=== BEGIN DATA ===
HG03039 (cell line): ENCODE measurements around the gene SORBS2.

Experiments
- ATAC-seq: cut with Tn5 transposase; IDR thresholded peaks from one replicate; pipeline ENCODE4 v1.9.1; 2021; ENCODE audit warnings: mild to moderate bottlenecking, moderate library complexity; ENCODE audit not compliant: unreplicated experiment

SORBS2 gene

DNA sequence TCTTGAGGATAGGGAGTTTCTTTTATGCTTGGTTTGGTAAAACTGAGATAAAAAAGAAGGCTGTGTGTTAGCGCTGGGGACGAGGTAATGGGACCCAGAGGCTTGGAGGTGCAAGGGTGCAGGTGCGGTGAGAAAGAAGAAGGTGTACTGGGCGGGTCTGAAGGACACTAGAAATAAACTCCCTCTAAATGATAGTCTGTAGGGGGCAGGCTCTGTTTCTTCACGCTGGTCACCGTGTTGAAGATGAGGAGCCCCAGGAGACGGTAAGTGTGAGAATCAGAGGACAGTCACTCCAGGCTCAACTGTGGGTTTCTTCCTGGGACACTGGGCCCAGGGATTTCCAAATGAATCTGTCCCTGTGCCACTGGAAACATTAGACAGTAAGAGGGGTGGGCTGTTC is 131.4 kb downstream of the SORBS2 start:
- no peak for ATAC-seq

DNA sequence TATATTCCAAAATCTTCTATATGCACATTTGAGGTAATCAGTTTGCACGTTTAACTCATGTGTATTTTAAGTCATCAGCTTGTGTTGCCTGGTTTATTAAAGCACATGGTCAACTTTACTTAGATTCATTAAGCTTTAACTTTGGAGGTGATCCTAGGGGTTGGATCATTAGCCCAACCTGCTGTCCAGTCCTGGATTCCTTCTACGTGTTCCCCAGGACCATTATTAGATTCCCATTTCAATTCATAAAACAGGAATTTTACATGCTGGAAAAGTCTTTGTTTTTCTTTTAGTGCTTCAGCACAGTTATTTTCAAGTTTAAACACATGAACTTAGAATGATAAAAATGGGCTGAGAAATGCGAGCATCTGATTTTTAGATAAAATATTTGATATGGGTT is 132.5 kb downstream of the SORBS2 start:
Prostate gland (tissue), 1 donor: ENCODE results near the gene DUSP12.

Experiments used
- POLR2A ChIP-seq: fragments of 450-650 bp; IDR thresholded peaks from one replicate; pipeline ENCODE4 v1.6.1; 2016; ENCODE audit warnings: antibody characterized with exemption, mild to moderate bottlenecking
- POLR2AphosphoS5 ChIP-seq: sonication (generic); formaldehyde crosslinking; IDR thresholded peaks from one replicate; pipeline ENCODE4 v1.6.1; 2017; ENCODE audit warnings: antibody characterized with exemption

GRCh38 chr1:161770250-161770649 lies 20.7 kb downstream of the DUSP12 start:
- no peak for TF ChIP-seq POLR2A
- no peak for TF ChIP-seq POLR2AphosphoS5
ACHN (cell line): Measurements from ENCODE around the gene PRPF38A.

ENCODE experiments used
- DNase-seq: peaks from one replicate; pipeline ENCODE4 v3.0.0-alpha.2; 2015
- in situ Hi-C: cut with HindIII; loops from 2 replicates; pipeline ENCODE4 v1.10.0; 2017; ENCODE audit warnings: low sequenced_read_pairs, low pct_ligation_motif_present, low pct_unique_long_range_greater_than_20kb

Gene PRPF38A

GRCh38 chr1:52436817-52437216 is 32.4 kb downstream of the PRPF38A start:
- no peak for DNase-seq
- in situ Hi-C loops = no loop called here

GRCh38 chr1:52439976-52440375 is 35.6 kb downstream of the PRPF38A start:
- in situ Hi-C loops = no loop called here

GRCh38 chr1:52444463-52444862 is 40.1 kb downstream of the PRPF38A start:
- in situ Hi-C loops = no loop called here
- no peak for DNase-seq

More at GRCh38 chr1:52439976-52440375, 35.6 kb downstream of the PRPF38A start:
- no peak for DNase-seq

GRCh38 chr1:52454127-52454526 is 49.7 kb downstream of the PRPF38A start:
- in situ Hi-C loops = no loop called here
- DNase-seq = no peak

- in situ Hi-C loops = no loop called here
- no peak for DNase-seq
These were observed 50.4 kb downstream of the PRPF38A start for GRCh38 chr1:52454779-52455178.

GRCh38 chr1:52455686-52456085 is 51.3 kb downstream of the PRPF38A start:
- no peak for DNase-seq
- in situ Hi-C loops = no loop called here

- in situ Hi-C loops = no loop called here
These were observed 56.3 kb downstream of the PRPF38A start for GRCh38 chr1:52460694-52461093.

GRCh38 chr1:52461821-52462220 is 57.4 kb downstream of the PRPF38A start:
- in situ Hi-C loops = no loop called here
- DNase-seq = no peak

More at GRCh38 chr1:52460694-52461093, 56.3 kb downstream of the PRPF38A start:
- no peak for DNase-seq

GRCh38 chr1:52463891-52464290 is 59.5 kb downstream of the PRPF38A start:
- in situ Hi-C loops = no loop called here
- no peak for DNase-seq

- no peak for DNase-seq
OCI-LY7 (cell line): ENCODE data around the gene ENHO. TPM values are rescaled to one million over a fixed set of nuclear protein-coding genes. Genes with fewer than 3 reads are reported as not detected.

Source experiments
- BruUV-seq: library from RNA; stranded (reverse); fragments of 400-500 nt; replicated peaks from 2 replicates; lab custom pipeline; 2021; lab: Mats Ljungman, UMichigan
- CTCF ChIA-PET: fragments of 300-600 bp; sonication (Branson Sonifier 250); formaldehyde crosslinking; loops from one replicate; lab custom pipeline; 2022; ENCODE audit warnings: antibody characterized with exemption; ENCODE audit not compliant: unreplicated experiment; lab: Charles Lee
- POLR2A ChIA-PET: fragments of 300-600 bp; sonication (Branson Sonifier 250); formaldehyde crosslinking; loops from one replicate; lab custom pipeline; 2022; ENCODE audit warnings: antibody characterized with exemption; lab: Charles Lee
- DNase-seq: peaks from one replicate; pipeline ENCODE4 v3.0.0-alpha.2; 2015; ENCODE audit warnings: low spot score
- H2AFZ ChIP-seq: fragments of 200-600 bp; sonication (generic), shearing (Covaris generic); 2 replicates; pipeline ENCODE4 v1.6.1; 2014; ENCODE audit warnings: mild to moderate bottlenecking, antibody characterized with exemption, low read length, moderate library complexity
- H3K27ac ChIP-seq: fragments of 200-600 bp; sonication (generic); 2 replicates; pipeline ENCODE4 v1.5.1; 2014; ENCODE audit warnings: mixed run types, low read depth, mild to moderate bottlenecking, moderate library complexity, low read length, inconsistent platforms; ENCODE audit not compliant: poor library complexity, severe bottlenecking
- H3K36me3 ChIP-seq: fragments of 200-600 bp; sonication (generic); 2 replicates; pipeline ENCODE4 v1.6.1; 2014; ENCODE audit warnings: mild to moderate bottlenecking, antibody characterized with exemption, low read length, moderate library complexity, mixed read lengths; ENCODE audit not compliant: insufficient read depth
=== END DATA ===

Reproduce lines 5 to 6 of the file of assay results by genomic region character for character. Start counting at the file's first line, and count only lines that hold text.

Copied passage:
DNA sequence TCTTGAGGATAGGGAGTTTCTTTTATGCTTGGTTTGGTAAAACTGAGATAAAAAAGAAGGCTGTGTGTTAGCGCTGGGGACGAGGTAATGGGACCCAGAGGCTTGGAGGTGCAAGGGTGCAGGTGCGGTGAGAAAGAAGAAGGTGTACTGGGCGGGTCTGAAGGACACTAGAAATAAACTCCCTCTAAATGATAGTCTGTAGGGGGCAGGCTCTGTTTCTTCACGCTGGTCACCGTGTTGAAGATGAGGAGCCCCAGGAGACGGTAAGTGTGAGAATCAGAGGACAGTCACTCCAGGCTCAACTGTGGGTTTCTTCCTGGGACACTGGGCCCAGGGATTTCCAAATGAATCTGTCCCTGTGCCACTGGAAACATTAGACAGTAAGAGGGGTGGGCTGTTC is 131.4 kb downstream of the SORBS2 start:
- no peak for ATAC-seq